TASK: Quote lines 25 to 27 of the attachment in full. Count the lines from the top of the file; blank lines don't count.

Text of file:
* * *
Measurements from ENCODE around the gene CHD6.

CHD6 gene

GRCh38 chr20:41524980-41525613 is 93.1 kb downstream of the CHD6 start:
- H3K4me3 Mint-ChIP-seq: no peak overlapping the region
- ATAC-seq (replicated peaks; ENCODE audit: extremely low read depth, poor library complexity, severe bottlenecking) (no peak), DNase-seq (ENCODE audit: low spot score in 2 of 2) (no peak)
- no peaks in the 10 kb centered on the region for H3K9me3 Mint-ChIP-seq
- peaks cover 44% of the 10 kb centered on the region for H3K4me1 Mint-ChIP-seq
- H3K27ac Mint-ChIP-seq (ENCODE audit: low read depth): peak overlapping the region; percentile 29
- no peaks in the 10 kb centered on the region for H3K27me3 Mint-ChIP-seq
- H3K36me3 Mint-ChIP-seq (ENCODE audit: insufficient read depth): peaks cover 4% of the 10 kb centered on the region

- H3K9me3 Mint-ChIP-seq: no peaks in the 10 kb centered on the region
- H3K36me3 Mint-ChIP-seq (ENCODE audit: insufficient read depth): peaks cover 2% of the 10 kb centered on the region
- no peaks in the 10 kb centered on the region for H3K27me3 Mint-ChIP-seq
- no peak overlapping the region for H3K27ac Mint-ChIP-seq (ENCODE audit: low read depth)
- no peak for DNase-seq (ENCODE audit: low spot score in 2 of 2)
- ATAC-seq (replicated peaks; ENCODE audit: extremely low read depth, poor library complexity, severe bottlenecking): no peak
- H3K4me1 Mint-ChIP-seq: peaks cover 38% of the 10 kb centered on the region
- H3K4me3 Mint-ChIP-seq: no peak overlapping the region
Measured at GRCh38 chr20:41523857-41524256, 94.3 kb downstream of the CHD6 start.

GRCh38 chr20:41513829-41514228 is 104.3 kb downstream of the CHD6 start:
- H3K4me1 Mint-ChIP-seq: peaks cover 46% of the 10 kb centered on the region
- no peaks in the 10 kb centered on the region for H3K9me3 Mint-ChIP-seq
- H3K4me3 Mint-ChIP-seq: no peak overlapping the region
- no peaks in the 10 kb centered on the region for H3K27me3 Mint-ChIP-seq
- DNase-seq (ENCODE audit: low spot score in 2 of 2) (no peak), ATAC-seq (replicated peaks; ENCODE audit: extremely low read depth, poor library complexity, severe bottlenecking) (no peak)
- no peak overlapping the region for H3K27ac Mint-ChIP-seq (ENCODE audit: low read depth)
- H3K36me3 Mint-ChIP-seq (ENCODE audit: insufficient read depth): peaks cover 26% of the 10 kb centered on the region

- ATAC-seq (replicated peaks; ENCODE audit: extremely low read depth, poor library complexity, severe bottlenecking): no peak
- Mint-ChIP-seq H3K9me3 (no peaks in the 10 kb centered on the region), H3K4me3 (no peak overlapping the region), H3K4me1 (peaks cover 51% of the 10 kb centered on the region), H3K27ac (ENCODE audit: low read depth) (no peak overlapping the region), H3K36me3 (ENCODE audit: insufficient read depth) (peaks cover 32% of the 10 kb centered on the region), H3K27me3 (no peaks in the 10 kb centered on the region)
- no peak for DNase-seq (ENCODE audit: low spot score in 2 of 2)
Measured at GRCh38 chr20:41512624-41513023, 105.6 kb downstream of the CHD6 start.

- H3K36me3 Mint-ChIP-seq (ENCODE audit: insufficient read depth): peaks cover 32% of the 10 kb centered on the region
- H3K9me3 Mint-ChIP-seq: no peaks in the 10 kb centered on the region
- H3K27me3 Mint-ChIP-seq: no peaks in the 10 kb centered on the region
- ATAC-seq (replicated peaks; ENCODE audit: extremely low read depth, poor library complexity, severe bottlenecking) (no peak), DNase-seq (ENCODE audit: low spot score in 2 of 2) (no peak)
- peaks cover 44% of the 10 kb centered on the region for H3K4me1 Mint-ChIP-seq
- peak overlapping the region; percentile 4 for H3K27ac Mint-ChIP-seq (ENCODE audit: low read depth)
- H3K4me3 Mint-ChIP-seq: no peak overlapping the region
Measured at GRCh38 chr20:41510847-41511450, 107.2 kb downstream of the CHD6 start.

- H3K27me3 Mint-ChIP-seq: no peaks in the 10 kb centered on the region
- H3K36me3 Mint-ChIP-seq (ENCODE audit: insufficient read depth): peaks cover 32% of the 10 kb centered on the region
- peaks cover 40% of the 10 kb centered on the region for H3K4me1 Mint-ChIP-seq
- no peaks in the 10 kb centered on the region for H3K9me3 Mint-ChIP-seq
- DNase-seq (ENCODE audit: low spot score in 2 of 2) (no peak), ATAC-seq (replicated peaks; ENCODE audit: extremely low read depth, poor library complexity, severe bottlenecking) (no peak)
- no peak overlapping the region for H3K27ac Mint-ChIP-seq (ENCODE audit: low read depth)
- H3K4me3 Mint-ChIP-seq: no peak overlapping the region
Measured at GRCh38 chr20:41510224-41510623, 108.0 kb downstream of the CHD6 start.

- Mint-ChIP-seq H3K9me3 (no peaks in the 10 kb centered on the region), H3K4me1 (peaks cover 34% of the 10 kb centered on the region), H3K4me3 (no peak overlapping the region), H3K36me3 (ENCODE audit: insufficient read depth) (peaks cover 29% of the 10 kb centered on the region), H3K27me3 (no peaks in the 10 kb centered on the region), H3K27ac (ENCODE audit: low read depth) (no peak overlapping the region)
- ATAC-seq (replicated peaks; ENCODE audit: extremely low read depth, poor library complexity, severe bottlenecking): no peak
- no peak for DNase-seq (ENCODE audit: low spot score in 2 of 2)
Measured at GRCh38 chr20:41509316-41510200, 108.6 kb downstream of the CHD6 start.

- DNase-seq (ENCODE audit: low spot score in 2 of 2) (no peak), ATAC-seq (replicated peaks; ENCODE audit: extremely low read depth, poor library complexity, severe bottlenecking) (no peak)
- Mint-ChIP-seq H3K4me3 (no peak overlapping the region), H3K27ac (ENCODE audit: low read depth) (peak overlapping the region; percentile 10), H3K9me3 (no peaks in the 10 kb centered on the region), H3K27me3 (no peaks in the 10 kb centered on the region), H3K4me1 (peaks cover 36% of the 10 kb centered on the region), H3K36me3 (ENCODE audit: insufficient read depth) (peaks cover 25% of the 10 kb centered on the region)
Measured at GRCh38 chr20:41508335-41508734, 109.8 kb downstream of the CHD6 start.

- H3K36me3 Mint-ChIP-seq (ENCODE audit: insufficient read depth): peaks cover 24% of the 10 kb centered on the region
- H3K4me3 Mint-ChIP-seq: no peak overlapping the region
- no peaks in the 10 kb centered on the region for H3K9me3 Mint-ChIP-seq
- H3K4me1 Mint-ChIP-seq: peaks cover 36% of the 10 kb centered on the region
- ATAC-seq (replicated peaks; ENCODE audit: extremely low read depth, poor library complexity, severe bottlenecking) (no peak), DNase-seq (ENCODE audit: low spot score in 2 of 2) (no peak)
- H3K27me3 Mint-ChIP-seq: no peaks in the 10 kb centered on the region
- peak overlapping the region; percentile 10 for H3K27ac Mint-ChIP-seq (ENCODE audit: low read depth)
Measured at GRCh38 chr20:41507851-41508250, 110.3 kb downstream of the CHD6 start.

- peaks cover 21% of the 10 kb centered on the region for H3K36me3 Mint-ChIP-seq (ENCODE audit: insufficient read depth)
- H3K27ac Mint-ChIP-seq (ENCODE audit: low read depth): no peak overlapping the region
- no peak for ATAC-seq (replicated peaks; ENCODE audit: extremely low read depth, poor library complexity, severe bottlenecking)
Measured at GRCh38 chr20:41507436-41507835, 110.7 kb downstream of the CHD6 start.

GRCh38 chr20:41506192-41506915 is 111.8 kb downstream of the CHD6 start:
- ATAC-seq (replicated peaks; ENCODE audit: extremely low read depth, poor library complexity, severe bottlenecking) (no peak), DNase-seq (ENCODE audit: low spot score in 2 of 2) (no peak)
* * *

- DNase-seq (ENCODE audit: low spot score in 2 of 2) (no peak), ATAC-seq (replicated peaks; ENCODE audit: extremely low read depth, poor library complexity, severe bottlenecking) (no peak)
- no peak overlapping the region for H3K27ac Mint-ChIP-seq (ENCODE audit: low read depth)
- H3K36me3 Mint-ChIP-seq (ENCODE audit: insufficient read depth): peaks cover 26% of the 10 kb centered on the region